This forest is 165 square miles, and it surrounds the village Edwinstowe. In legends Sherwood Forest was the secret home to Robin Hood and his band of merry men, but today you can find plenty of walking, biking and horseback riding paths. A portion of the park is a reserve.
Originally built in 1189, this pub claims to be the oldest public drinking place in all of England. Is it true? Who knows? Other pubs make the same claim. All that being said, the building that is the pub today is only about three hundred years old. One thing that makes this pub so unique is its caves. That’s right, caves. The pub itself extends into a sandstone wall. Drinking rooms in the back are actually within the caves.
Besides being a priory from 1170 to to 1539, Newstead Abbey is also known as the boyhood home to the poet, Lord Byron. In fact, Byron’s favorite dog, Boatswain, is buried on the grounds, a giant marker on the spot engraved with one of Byron’s best-known works, “Epitaph to a Dog.”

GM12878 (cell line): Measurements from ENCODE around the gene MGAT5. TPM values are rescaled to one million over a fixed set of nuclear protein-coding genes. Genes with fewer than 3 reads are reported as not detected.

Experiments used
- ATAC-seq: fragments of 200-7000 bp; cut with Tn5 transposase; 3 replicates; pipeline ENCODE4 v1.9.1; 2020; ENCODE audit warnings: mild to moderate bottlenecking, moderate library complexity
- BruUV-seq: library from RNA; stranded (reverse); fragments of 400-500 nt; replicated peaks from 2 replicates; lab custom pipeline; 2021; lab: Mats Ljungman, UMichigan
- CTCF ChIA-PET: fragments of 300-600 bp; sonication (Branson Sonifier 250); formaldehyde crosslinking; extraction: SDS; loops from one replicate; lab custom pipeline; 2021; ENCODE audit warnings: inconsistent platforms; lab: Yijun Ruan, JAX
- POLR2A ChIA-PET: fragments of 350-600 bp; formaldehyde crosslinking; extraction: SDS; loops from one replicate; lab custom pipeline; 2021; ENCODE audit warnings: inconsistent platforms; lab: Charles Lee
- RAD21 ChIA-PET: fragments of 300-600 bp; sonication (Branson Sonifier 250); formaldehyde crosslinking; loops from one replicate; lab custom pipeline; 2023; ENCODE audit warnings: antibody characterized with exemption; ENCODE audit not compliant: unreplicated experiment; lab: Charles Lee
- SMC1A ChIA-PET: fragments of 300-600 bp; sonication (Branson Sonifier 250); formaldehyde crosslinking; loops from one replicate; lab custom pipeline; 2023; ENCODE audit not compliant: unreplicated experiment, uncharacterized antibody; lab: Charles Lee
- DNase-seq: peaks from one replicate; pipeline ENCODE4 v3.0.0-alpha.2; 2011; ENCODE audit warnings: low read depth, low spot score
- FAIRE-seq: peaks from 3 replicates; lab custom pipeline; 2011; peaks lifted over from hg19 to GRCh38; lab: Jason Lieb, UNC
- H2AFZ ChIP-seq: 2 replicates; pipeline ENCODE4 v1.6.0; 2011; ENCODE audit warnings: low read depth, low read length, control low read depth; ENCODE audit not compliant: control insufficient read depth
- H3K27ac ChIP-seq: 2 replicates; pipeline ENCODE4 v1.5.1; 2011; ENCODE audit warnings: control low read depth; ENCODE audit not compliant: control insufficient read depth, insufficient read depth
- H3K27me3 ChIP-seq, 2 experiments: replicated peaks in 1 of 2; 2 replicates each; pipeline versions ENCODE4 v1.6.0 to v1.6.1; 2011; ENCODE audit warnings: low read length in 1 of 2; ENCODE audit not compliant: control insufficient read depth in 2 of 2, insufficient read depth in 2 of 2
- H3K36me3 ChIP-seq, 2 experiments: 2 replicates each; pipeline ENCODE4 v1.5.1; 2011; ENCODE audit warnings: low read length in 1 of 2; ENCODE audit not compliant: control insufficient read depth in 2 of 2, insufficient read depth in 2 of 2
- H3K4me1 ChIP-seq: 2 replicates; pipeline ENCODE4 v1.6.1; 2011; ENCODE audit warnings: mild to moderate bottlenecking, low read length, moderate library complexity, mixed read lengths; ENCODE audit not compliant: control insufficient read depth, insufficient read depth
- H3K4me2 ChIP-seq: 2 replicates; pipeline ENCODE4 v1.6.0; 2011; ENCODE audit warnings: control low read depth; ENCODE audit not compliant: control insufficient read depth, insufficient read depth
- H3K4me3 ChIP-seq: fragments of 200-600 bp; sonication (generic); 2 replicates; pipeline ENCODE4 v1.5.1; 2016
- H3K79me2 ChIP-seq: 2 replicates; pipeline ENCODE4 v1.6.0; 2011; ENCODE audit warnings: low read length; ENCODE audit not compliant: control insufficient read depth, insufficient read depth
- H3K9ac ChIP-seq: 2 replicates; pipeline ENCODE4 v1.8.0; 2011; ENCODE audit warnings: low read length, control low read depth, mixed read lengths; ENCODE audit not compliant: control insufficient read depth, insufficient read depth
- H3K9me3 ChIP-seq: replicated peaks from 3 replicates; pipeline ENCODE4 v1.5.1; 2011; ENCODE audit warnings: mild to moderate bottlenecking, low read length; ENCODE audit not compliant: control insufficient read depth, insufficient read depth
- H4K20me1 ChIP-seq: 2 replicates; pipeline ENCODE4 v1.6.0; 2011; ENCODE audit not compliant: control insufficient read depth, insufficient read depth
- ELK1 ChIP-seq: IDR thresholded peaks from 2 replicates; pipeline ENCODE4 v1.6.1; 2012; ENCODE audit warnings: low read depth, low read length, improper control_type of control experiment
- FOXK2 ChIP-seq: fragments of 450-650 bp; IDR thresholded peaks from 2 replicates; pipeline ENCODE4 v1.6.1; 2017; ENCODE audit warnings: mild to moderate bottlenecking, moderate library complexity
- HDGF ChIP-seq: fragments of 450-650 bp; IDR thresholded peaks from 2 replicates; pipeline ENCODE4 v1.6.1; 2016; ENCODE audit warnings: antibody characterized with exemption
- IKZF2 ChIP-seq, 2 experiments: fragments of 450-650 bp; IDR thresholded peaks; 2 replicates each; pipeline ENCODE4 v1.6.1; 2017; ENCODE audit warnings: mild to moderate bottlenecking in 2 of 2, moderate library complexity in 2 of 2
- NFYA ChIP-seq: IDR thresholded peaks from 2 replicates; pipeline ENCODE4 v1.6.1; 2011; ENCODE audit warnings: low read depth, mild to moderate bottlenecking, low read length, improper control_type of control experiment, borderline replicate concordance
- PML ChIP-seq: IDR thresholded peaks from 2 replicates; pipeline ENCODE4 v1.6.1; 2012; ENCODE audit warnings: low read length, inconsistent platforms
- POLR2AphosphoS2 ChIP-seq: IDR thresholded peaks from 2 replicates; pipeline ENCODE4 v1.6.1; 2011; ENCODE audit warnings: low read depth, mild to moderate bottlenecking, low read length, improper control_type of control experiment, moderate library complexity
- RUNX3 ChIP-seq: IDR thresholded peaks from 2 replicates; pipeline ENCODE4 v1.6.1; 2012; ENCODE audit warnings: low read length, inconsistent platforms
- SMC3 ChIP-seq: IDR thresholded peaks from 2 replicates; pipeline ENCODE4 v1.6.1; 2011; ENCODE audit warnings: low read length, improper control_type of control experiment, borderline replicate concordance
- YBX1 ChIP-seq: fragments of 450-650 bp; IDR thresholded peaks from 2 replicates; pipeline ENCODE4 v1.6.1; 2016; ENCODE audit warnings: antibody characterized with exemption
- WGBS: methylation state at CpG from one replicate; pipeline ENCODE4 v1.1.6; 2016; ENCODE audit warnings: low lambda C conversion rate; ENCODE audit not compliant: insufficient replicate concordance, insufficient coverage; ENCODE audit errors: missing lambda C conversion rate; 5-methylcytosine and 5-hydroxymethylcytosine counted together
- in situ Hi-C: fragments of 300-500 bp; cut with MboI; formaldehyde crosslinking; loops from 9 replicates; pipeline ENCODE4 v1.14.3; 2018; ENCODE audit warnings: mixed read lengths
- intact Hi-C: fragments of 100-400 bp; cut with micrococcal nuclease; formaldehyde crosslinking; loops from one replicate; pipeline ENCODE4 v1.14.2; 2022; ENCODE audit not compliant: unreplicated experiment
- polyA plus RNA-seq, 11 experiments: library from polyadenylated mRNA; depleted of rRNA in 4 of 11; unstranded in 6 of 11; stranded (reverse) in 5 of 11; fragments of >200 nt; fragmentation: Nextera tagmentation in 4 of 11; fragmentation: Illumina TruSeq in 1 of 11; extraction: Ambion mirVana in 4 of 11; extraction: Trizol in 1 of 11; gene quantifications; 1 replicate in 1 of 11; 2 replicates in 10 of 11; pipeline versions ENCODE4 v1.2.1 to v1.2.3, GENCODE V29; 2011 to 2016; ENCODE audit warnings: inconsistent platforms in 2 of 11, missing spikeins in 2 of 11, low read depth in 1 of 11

This castle commands a presence over the whole town of Nottingham, resting atop cliffs 130 feet high to the southwest and looking down upon the town. But don’t expect a castle from the Middle Ages. Instead there is a mansion, now turned into a museum, that has stood on the site between 1674 and 1679. However, records show a castle stood on the site as far back as 1067, and possibly even earlier. Parts of the castle from before 1674 can still be seen as a garden wall for the mansion.
For some reallyold history, you need to check out Creswell Crags, a series of cliffs with caves that house etchings and engravings in the walls that are believed to be as old as 12,800 years old, maybe older. Also, plenty of flint tools and worked bones have been found at the site and are on display at a museum there. You can find the crags east of Derbyshire, before one would get to Nottingham. You can take a tour of the caves or enjoy a walk around the area.